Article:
Reports suggest that equality groups in Oregon are flirting with the idea of trying to overturn Oregon’s constitutional ban on same-sex marriage at the 2012 ballot.
The Statesman Journal reports that Oregon group Basic Rights Oregon has announced that it will begin an education campaign to try and highlight the importance of legalizing marriage equality ahead of a potential drive in October to begin signature gathering.
A statement from Basic Rights Oregon clarifies that there has been no formal announcement that they will push for a November 2012 public vote but they are considering the idea:
Statement from Jeana Frazzini, Executive Director of Basic Rights Oregon: An article by the Salem Statesman Journal inadvertently implied that Basic Rights Oregon has already decided to gather signatures for a 2012 ballot measure, while in fact we do not expect to make this decision until later this year. In the meantime, we continue our work to educate the public about why civil marriage matters to caring and committed same-sex couples. Last year, we launched this education campaign to engage Oregonians in conversations in person, on social media and on TV.
This news is still significant. Oregon would be breaking ground if it were able to put the issue of same-sex marriage before the public and repeal the state’s constitutional amendment.
In a piece for the New York Times published earlier this year statistician Nate Silver predicted that, based on both conservative and more optimistic models on how support for same-sex marriage is progressing, if Oregon took its constitutional ban to the polls it would see the public choose to overturn the ban by a margin of 55%.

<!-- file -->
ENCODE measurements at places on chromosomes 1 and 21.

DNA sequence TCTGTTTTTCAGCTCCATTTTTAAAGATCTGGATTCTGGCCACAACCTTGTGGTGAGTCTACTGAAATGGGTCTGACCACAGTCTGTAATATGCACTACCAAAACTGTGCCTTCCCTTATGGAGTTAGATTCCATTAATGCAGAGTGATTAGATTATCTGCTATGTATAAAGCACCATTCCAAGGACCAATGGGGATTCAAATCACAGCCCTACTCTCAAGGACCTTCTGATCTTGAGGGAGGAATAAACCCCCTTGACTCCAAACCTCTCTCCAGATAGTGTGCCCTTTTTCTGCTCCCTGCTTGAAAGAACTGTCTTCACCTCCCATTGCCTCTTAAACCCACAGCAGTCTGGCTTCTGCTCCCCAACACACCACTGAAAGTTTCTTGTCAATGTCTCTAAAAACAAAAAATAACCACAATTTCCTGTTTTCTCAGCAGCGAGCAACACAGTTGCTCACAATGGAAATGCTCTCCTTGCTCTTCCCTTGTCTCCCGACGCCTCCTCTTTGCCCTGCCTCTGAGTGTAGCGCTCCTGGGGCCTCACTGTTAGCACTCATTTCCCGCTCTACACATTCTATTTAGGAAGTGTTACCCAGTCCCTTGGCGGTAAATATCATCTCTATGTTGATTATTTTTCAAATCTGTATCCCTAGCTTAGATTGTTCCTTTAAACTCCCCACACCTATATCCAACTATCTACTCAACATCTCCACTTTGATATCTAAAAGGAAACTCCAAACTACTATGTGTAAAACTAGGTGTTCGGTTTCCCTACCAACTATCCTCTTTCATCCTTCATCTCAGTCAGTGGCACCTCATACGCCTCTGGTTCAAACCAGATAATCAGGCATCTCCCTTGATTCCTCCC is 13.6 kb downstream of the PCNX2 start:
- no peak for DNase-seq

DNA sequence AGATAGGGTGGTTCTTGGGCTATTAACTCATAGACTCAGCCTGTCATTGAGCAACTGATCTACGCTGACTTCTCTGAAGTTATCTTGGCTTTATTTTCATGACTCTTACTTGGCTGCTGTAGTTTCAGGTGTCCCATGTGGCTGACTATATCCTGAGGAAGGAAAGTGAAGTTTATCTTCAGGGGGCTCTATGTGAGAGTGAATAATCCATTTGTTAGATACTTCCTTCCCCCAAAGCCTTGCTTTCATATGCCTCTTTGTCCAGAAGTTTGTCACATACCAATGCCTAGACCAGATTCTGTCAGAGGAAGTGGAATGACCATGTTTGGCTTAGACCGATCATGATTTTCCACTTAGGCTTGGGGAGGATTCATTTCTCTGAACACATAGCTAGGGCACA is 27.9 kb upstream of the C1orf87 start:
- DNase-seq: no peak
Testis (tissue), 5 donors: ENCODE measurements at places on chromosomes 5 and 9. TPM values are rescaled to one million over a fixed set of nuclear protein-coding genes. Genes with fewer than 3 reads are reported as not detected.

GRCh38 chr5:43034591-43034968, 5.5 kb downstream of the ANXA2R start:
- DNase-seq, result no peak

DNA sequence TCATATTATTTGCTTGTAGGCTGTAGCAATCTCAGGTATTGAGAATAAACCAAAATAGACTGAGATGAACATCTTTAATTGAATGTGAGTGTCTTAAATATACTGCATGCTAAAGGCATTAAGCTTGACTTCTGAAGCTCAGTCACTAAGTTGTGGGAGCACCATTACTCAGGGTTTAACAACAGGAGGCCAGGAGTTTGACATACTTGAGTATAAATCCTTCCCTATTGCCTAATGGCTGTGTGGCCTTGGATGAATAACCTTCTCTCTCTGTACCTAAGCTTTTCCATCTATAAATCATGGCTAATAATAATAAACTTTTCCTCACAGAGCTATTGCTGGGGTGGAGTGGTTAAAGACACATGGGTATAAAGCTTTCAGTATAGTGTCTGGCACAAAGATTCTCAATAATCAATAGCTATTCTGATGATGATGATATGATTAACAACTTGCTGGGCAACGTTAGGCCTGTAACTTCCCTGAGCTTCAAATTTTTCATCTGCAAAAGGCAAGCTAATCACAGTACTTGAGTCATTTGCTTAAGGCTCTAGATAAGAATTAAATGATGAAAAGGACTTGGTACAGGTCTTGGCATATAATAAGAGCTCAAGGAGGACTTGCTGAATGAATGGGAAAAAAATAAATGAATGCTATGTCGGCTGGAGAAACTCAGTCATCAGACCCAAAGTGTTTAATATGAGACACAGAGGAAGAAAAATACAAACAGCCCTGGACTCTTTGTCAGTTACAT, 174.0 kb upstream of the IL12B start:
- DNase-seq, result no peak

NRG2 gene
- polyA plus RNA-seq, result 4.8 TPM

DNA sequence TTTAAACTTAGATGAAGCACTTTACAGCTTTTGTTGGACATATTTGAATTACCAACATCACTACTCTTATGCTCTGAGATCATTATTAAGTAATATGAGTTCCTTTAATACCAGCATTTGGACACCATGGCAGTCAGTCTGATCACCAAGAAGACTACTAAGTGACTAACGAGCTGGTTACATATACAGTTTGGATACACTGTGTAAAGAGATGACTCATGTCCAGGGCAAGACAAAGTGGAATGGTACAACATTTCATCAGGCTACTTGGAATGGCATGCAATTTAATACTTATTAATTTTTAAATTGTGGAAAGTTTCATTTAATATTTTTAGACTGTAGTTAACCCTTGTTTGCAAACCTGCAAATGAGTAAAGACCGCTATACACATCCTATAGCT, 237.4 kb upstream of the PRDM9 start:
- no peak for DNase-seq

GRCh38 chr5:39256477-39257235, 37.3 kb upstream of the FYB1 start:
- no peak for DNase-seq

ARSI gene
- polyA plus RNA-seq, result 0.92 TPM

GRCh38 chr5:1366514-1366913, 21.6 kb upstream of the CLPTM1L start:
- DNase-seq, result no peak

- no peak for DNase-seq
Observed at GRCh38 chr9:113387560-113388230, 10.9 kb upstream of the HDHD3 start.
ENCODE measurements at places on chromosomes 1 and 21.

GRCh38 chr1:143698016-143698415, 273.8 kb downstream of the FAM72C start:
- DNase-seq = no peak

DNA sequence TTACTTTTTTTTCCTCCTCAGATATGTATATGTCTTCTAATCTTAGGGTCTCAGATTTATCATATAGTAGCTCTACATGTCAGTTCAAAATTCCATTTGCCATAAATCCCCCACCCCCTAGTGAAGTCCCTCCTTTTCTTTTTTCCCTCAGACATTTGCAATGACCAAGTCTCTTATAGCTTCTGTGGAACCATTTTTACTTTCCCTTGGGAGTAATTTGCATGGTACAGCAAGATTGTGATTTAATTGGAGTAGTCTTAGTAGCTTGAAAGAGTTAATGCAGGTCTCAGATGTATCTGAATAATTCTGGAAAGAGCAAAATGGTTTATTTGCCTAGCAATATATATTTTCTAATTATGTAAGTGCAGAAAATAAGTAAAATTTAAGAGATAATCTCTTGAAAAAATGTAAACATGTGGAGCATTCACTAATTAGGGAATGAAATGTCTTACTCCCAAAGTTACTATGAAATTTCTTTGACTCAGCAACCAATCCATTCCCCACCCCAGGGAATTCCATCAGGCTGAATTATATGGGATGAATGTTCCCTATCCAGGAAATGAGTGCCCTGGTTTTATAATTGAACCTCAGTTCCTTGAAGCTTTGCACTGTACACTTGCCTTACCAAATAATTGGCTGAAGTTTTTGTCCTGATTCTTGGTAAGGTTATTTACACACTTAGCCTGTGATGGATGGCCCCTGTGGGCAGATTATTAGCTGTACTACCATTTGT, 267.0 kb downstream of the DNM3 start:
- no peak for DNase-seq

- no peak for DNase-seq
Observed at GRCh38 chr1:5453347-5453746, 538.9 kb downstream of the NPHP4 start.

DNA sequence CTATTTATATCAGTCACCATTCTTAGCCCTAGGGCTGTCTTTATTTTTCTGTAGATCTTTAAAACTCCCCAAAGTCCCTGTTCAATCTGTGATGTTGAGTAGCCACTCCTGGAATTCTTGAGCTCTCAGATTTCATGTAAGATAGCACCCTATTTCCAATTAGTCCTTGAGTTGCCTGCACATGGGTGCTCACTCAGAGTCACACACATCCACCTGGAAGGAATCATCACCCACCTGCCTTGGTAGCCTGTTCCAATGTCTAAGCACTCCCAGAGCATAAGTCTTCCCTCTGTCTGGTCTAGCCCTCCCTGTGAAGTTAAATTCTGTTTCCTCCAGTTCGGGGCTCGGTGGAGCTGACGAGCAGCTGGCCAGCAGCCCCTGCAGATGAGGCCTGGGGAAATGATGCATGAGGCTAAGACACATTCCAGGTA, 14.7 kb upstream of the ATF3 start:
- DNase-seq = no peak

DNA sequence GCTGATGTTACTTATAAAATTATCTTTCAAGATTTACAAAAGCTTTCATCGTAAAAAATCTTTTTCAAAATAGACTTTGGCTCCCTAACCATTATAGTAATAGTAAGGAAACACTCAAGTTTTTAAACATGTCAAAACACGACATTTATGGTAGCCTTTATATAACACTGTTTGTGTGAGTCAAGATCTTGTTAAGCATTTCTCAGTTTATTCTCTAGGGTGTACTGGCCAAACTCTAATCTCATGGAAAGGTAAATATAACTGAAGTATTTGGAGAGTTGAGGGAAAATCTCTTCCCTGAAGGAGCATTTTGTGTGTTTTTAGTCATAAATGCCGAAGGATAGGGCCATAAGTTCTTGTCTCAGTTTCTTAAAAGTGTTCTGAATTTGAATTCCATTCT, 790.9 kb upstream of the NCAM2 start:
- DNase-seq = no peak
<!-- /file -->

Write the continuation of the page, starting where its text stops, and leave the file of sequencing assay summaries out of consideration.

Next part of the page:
However, some are more hesitant. President Obama’s election in 2008 coincided with the enactment of Proposition 8, California’s same-sex marriage ban. The high voter turnout brought on by the presidential elections and the motivation this provided conservative groups spell red flags for some. They fear that a move to overturn Oregon’s constitutional ban on same-sex marriage may be a wasted effort and that advocates should be concentrating their efforts elsewhere, such as in court action.
This divide in thought is unlikely to go away, however what does seem important as a final note is the circumstances in which Oregon enacted a constitutional ban. Marriage licenses were issued to same-sex couples for a brief time in 2004 before the state’s constitutional amendment banning same-sex marriage was enacted. The state supreme court later declared those marriages to be invalid. We have seen a sense of fairness play out in opinion polls which suggest that once a right has been given (even if inadvertently), a large proportion of the fair minded public feel it unjust to take that right away. As Oregonians have seen several states legalize same-sex marriage since they last took action in 2004, perhaps most notably and most recently New York, they may think to reconsider the ban.